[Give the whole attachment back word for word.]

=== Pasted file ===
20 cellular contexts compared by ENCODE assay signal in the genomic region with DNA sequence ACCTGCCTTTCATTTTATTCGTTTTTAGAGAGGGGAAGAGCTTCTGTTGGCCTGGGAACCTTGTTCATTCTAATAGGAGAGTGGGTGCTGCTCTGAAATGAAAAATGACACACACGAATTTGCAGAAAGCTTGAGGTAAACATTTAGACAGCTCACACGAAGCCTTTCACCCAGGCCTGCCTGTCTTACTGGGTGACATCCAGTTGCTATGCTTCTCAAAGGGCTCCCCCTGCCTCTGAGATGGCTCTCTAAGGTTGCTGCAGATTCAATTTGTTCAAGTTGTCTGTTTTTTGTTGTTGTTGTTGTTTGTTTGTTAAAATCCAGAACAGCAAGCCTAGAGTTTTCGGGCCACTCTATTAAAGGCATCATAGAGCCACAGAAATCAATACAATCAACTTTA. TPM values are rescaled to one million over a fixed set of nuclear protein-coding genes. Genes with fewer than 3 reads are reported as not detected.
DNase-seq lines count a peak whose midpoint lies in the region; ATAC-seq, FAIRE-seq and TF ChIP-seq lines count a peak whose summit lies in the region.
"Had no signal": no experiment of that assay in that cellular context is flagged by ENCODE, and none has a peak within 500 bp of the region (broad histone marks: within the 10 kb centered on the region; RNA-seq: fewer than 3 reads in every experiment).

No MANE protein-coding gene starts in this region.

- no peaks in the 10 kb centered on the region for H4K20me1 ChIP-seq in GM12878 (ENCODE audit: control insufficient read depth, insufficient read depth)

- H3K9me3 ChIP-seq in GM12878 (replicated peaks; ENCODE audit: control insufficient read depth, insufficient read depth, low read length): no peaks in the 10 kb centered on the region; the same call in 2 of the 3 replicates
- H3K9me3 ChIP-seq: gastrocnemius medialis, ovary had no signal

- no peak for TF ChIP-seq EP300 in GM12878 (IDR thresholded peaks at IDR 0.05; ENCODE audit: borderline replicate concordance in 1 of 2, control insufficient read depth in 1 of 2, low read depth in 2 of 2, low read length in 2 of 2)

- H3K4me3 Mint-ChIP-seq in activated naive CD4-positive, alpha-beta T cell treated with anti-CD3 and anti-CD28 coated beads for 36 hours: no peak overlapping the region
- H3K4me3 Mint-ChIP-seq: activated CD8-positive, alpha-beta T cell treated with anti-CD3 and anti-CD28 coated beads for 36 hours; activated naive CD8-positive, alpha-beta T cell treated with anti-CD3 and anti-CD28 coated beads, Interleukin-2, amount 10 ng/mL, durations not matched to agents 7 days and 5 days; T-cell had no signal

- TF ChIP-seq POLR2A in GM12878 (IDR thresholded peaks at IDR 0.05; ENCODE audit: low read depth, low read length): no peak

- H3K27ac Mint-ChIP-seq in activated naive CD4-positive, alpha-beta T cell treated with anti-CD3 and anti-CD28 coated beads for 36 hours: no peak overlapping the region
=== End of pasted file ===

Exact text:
20 cellular contexts compared by ENCODE assay signal in the genomic region with DNA sequence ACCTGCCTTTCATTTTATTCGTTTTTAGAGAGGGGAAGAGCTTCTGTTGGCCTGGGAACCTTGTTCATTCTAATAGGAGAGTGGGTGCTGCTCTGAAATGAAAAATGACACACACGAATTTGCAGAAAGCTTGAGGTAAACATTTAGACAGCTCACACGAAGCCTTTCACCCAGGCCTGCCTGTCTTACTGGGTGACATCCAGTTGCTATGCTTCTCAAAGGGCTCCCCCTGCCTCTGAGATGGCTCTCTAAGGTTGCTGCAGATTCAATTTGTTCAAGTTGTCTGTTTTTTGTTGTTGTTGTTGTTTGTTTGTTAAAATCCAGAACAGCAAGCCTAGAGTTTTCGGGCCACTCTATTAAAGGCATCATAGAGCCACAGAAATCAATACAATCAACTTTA. TPM values are rescaled to one million over a fixed set of nuclear protein-coding genes. Genes with fewer than 3 reads are reported as not detected.
DNase-seq lines count a peak whose midpoint lies in the region; ATAC-seq, FAIRE-seq and TF ChIP-seq lines count a peak whose summit lies in the region.
"Had no signal": no experiment of that assay in that cellular context is flagged by ENCODE, and none has a peak within 500 bp of the region (broad histone marks: within the 10 kb centered on the region; RNA-seq: fewer than 3 reads in every experiment).

No MANE protein-coding gene starts in this region.

- no peaks in the 10 kb centered on the region for H4K20me1 ChIP-seq in GM12878 (ENCODE audit: control insufficient read depth, insufficient read depth)

- H3K9me3 ChIP-seq in GM12878 (replicated peaks; ENCODE audit: control insufficient read depth, insufficient read depth, low read length): no peaks in the 10 kb centered on the region; the same call in 2 of the 3 replicates
- H3K9me3 ChIP-seq: gastrocnemius medialis, ovary had no signal

- no peak for TF ChIP-seq EP300 in GM12878 (IDR thresholded peaks at IDR 0.05; ENCODE audit: borderline replicate concordance in 1 of 2, control insufficient read depth in 1 of 2, low read depth in 2 of 2, low read length in 2 of 2)

- H3K4me3 Mint-ChIP-seq in activated naive CD4-positive, alpha-beta T cell treated with anti-CD3 and anti-CD28 coated beads for 36 hours: no peak overlapping the region
- H3K4me3 Mint-ChIP-seq: activated CD8-positive, alpha-beta T cell treated with anti-CD3 and anti-CD28 coated beads for 36 hours; activated naive CD8-positive, alpha-beta T cell treated with anti-CD3 and anti-CD28 coated beads, Interleukin-2, amount 10 ng/mL, durations not matched to agents 7 days and 5 days; T-cell had no signal

- TF ChIP-seq POLR2A in GM12878 (IDR thresholded peaks at IDR 0.05; ENCODE audit: low read depth, low read length): no peak

- H3K27ac Mint-ChIP-seq in activated naive CD4-positive, alpha-beta T cell treated with anti-CD3 and anti-CD28 coated beads for 36 hours: no peak overlapping the region